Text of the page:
How high are he memory costs of polymorphic inline caches?

Jochen Theodorou blackdrag at
Wed Aug 20 10:51:29 UTC 2014

Am 19.08.2014 12:49, schrieb Raffaello Giulietti:
> On 2014-08-18 20:48, Jochen Theodorou wrote:
>> Am 18.08.2014 12:01, schrieb Raffaello Giulietti:
>> [...]
>>> Smalltalk runtime were implemented on the JVM, PICs would quite
>>> certainly represent a formidable share of the memory footprint.
>> What are the option we are talking about here? Staying with a native
>> Smalltalk VM vs going on the JVM? Because in my opinion a native
>> Smalltalk VM will always be able to shine with a much lower memory
>> footprint than whatever Java can offer today.
> The benefits of native Smalltalk VMs are clear, the disadvantages are
> less so:
> * Most VMs are not multi-core aware. They only expose green-threads to
> users (they call them "processes") and do not even implement concurrent
> and/or parallel garbage collectors under the hood.
> * Smalltalk on the JVM can leverage the sheer amount of Java libraries
> in a way that a programmer could feel very natural. Native VMs need a
> much less transparent approach, e.g., to memory management, when
> invoking Java code (if at all).
> * Development of the JVM is very active, involving dozen or maybe
> hundreds of people. Unfortunately, not so for most Smalltalk VMs,
> perhaps with the exception of Cog.

Yes... given the background it is no wonder. That's why I was wondering 
about the constraints of the decision. Imho the JVM could be a better 
host for all the reasons you pointed out above. But the step comes not 
for free and extended memory costs will most likely be one of them... 
given that the old VM did its job properly ;)

But given your application no doubt you will have to face two very big 
problems if you want to make use of those advantages. One is the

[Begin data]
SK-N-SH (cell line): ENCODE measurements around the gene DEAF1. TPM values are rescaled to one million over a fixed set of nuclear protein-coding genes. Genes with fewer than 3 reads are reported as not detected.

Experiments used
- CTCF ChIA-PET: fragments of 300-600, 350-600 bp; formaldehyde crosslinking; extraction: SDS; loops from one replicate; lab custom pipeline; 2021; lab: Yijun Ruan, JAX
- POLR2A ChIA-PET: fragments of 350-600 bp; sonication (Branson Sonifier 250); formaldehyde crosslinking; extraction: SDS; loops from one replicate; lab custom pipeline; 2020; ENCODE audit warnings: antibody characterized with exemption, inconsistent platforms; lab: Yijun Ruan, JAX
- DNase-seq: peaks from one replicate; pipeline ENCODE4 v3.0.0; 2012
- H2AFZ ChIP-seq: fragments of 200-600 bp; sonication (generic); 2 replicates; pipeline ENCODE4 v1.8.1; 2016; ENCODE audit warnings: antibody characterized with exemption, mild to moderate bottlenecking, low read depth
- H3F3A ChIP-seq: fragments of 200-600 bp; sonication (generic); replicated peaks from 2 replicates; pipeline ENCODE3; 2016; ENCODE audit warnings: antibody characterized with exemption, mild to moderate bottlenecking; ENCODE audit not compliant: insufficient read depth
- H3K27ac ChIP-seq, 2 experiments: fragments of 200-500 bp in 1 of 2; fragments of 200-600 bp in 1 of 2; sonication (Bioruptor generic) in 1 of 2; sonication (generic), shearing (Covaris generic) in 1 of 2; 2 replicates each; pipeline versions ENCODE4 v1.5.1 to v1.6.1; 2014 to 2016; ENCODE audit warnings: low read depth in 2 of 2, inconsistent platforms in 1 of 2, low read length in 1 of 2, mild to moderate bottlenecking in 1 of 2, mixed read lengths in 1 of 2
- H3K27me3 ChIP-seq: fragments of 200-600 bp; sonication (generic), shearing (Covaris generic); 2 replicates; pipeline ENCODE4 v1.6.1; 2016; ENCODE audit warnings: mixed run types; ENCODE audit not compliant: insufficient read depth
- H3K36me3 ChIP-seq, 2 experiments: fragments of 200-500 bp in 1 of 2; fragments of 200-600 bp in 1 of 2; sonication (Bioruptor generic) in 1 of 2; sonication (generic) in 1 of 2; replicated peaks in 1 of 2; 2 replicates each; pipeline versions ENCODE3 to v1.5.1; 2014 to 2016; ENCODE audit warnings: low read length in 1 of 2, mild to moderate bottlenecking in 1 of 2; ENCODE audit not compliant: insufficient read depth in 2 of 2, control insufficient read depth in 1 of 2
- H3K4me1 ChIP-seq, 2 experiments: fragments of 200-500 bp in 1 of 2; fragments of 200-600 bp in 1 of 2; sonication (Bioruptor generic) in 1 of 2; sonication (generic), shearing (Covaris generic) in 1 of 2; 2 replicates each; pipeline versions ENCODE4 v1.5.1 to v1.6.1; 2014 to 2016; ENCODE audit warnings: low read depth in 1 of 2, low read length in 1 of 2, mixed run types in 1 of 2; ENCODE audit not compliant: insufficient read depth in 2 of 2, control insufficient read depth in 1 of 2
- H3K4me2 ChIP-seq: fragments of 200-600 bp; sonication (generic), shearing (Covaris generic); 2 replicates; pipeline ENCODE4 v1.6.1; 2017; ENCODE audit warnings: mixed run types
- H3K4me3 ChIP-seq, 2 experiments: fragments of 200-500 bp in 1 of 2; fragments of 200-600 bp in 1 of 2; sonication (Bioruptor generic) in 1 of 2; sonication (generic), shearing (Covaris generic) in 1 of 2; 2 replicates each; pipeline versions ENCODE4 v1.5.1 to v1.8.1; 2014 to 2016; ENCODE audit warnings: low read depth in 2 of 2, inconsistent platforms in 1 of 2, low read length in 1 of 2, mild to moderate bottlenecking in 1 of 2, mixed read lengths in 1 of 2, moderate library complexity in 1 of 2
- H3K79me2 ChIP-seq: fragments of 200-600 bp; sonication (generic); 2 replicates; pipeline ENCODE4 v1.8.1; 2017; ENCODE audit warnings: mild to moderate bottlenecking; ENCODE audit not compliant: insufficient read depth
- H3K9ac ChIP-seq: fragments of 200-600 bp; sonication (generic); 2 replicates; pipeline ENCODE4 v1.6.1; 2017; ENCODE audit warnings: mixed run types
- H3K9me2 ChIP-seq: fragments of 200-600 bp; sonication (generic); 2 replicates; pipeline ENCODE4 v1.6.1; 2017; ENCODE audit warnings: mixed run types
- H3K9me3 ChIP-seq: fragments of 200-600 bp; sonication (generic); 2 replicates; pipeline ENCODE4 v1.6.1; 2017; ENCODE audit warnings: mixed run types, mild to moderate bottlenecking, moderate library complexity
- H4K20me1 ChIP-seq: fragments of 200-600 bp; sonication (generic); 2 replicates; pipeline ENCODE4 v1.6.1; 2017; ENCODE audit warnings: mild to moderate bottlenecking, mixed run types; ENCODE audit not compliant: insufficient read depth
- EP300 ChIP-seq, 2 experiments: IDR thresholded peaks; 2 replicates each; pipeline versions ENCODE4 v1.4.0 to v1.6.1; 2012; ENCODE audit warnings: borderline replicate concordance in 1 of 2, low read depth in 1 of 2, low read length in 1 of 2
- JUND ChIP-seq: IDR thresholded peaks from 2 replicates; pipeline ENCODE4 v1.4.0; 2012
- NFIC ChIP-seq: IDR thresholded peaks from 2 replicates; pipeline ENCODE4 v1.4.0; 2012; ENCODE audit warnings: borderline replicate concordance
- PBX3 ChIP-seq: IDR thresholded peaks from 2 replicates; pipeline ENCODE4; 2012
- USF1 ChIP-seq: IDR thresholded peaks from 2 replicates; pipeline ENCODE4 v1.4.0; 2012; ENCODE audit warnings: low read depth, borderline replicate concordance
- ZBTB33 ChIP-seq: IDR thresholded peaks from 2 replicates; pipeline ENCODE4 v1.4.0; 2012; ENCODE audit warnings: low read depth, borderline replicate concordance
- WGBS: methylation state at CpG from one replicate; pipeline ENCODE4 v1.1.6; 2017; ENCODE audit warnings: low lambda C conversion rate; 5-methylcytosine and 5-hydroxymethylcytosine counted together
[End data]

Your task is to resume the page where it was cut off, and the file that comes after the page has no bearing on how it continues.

translation of the Java memory model to smalltalk and your application 
being aware of that. The other is integration with Java libraries. Java 
has a different object model than smalltalk. And that is fine till you 
have to interface with Java, that expects a Java object of a certain 
class and wants to interact with it. This can turn into a huge amount of 
plumbing code, that you cannot always hide. So you should be aware, that 
you may end up translating more and more of your code to a JVM language 
that uses the Java object model more or less.

> To be clear, we have no real pressure to switch to an implementation of
> Smalltalk/JVM in the short term, we are just exploring the possibility.
> Apart from the lack of support for modern multi-everything hardware
> architectures, we are quite happy with our Smalltalk platforms. But in
> the long term general purpose Smalltalk implementations must face
> reality and become multi-*, less they face extinction.

I agree. And if you see it as a long term investment, then things should 
be fine. I mean even if you take on of the existing implementations it 
may take a while to get it to behave like you want. I would contact some 
of the authors and ask for their opinion. Well... at least one of them 
is answering here already ;)

>> And since Groovy was mentioned... Groovy does not have a PIC, only a
>> simple inline cache. And that is mostly because I am still trying to
>> work out a memory sensitive PIC (I think I can write it just didn't yet
>> get the time doing it and compare numbers). But what I can tell is that
>> all those lambda forms in uncompiled callsites are quite a memory toll
>> to pay.
> Your opinion about memory usage for the PICs differs from that of Mark
> Roos for his Smalltalk and of Charles Nutter for JRuby. They don't seem
> to be very worried about this point. Have you some figures, in
> bytes/callsite perhaps?

I am not sure you can really give definitive numbers. I could talk now 
about bugs and all, but fact is that this area in the JVM is not done 
and still undergoes bigger changes.

My opinion is based on the experience that some users did complain about 
the indy version needing more memory and my personal observations for 
example about a simple Groovy program being able to run in about 40MB 
memory, but needing quite a bit more with indy. Since I can observe the 
memory drain with a small program already, and since I know that handles 
are not that reusable yet...

But I think Mark Roos gave some figures ;)

bye Jochen

Jochen "blackdrag" Theodorou - Groovy Project Tech Lead
german groovy discussion newsgroup: de.comp.lang.misc
For Groovy programming sources visit

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